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5 Reasons Not to Cancel a Trip to Europe

by Wendy Perrin | March 28, 2016

Note: This article was originally written in 2016 to address travelers’ questions about traveling after certain terrorism incidents. It is not related to the current coronavirus situation of winter 2020 and does not reflect our opinions and advice about traveling at this time. For information about traveling during the coronavirus outbreak, please see our article, Coronavirus: How to Keep Track of What’s Important.

Following last week’s terror attacks in Brussels, the U.S. State Department issued a Europe Travel Alert—and, to my mind, some people are overreacting. Before you cancel a trip to Europe, consider:

1. The State Department has issued a Europe Alert, not a Warning.

Travel Alert does not advise you to stay home. An Alert is for “short-term events we think you should know about when planning travel to a country.” That’s very different from a Travel Warning, which is for “when we want you to consider very carefully whether you should go to a country at all.” An Alert merely reiterates what we already knew: When you go to Europe, be vigilant.

2. If you’re a smart traveler, you’re already vigilant.

You already steer clear of big crowds, such as at major train stations, sporting events, and public gatherings—places where pickpockets and drunken hooligans are a far more likely threat than terrorists. You already avoid mobs at tourist sites—by going at optimal times of day or bypassing the lines. If you don’t, here’s how.

3. State Department advisories always err on the side of caution.

If you were running the State Department, would you want to be in a position where a terrorist incident occurs and you hadn’t warned people? No. You’d want to avoid blame. The State Department has nothing to lose by issuing an Alert. Furthermore, it has nothing to lose if the Alert is not followed by an attack. (That’s because the spin can be that the authorities’ beefed-up vigilance is working.) Remember that the probability that you’ll get caught in a terror attack is minuscule.

4. The State Department tends to paint wide swaths of the world with the same brush.

There’s an Alert for the entire continent of Europe, even though a terror attack is far more likely to occur in a big city than in country villages or coastal areas or Mediterranean islands. Even when it comes to the State Department’s country-specific advisories, don’t think that an Alert or Warning for a nation means that that country is dangerous throughout. Just because parts of Mexico near the borders are dangerous, that doesn’t mean you should avoid Cabo San Lucas. Would you avoid Orlando because a bomb went off at the Boston Marathon? Would you avoid Beverly Hills because of shootings in San Bernardino? If I still haven’t convinced you, consider that the State Department currently cautions people about traveling everywhere in the world.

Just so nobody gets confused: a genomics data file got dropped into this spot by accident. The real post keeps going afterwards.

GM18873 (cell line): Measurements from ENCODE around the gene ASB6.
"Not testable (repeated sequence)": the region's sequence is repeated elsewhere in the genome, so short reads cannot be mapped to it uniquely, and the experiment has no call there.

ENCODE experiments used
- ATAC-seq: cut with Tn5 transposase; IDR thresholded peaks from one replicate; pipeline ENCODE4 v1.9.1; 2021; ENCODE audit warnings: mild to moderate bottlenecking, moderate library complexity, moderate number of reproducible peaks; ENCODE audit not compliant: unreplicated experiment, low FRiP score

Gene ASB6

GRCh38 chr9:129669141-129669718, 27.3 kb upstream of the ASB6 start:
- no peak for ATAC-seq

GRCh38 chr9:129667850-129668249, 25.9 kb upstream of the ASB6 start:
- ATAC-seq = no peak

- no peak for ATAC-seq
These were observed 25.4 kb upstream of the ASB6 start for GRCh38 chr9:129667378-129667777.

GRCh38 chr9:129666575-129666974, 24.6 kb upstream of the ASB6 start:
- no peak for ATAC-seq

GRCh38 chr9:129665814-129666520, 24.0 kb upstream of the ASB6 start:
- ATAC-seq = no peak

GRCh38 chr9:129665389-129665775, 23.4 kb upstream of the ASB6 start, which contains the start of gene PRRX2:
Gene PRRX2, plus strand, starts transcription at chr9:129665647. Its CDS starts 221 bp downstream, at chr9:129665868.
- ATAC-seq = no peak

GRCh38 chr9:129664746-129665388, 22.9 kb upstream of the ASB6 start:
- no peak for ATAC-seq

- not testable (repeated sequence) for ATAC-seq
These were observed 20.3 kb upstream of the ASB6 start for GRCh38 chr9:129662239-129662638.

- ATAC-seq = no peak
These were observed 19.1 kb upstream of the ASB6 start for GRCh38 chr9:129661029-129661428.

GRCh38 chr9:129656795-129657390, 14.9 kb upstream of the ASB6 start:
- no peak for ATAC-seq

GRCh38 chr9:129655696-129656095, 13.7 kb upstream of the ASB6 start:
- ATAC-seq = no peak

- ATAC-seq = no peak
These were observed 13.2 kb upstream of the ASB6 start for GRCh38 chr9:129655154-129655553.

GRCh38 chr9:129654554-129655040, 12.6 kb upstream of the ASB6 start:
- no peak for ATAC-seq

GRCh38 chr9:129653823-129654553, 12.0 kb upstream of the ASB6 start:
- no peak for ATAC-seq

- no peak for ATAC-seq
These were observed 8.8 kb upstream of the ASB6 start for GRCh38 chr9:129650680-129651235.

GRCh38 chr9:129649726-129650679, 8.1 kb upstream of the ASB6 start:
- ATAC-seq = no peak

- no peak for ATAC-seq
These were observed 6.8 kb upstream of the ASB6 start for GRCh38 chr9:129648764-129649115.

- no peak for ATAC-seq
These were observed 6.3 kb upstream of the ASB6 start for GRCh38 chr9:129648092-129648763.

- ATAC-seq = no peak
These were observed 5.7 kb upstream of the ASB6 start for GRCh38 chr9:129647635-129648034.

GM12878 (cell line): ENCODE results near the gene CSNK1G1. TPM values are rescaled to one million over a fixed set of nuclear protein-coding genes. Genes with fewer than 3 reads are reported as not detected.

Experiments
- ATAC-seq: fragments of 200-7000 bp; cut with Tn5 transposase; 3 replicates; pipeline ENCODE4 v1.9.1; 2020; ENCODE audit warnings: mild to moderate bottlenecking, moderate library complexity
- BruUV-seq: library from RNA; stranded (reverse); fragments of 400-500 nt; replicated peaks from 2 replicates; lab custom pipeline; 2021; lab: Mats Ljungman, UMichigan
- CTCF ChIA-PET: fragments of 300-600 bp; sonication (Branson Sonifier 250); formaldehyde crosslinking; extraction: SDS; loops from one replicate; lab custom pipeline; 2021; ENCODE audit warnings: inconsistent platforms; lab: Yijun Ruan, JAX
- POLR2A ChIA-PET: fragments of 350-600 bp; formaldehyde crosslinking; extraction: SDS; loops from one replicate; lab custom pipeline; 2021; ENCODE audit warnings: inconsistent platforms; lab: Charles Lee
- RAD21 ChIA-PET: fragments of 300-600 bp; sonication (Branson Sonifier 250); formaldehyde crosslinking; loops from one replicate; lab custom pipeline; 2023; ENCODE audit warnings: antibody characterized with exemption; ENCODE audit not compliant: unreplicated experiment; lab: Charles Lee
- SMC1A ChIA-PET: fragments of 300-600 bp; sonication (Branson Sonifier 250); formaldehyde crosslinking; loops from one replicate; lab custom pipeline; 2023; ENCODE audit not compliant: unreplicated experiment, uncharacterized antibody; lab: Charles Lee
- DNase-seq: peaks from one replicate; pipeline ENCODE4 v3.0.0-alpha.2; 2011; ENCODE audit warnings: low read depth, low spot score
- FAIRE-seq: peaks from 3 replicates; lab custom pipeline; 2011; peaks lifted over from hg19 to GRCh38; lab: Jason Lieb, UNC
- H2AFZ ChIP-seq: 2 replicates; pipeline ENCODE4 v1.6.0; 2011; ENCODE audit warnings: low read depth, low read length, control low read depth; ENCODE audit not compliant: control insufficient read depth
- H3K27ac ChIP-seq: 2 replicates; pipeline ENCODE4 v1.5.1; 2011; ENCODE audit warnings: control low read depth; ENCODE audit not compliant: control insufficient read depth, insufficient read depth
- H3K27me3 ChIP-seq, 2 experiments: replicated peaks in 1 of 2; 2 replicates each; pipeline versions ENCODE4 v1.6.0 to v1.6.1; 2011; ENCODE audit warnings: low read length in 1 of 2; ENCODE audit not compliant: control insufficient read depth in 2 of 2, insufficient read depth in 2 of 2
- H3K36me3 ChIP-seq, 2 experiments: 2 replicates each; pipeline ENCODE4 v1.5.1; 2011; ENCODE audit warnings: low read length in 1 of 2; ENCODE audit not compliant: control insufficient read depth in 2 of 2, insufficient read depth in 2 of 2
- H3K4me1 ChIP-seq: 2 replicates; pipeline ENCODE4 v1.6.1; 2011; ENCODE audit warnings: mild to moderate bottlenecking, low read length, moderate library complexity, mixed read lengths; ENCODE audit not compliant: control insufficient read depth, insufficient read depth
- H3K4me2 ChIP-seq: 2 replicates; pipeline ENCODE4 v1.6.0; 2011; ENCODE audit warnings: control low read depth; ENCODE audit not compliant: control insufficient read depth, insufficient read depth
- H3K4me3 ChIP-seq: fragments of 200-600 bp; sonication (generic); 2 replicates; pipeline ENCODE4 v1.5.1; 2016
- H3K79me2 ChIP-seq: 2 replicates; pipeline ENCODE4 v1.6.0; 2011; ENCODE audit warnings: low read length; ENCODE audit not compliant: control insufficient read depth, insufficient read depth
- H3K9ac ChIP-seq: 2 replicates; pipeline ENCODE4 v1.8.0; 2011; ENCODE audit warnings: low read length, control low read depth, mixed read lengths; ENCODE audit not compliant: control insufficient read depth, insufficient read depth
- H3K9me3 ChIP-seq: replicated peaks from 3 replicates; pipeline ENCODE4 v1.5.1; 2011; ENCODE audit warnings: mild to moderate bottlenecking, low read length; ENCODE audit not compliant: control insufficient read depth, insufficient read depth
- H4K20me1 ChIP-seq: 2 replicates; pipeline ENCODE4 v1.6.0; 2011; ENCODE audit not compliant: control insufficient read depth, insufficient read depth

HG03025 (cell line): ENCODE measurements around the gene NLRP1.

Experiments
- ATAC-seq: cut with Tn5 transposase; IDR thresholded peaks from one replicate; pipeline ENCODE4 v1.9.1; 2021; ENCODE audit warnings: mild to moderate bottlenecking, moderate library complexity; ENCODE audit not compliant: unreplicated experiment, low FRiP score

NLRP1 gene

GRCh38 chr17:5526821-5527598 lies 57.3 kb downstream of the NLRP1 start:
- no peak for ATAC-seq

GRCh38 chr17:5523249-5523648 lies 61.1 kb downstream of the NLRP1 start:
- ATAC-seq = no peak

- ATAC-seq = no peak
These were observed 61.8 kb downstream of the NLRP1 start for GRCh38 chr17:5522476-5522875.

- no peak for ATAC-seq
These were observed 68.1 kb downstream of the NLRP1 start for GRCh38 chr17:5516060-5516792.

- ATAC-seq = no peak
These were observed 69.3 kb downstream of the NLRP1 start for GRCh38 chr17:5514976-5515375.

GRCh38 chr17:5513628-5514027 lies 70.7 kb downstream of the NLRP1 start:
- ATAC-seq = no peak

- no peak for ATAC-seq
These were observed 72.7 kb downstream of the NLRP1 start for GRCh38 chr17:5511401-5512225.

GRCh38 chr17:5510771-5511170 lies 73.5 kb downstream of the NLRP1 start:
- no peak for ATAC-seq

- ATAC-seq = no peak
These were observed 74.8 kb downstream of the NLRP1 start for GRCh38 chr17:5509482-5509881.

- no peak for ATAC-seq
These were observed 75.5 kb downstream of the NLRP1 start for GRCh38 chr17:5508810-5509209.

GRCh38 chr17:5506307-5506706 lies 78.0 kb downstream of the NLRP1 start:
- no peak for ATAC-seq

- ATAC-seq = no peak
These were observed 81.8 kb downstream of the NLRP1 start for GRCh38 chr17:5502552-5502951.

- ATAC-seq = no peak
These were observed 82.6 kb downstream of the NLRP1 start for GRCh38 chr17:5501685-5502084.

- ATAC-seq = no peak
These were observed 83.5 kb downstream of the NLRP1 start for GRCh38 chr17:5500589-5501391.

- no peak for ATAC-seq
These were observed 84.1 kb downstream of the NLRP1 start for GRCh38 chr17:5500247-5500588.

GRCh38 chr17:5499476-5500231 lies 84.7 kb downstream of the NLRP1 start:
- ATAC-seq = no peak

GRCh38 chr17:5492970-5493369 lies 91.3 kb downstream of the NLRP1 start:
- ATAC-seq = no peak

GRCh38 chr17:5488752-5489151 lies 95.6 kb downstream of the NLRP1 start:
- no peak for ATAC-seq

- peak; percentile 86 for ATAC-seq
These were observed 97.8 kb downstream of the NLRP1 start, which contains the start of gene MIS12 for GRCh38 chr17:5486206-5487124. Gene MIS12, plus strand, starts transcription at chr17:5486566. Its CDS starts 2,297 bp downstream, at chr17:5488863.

5. People think they’ll be more worried at their travel destination than they actually will be.

Over the years I’ve had email correspondence and phone calls with hundreds of people who cancel trips for no good reason, lose a lot of money, and miss out on what could have been wonderful memories. I’ve also watched hundreds forge ahead with trips and tell me afterward how glad they were to have done so. I’ve noticed that people expect to worry during a trip more than they actually end up worrying. As it turns out, that’s human nature. Psychologists will tell you that people typically overestimate how emotional they will be. Once they’re in the actual situation, there are dozens of interesting and demanding immediate circumstances that occupy their attention—circumstances that they didn’t factor in ahead of time. Similarly, once travelers get to their destination, they become so preoccupied with sightseeing, shopping, and other activities that they forget they were supposed to be worried.